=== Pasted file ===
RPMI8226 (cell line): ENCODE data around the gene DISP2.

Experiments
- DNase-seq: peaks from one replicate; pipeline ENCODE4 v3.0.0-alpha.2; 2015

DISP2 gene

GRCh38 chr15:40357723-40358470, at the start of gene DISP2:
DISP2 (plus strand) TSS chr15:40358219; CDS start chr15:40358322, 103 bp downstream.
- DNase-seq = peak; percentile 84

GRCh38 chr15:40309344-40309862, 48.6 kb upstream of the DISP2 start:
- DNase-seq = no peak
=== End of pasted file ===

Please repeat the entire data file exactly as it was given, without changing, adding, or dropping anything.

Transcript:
RPMI8226 (cell line): ENCODE data around the gene DISP2.

Experiments
- DNase-seq: peaks from one replicate; pipeline ENCODE4 v3.0.0-alpha.2; 2015

DISP2 gene

GRCh38 chr15:40357723-40358470, at the start of gene DISP2:
DISP2 (plus strand) TSS chr15:40358219; CDS start chr15:40358322, 103 bp downstream.
- DNase-seq = peak; percentile 84

GRCh38 chr15:40309344-40309862, 48.6 kb upstream of the DISP2 start:
- DNase-seq = no peak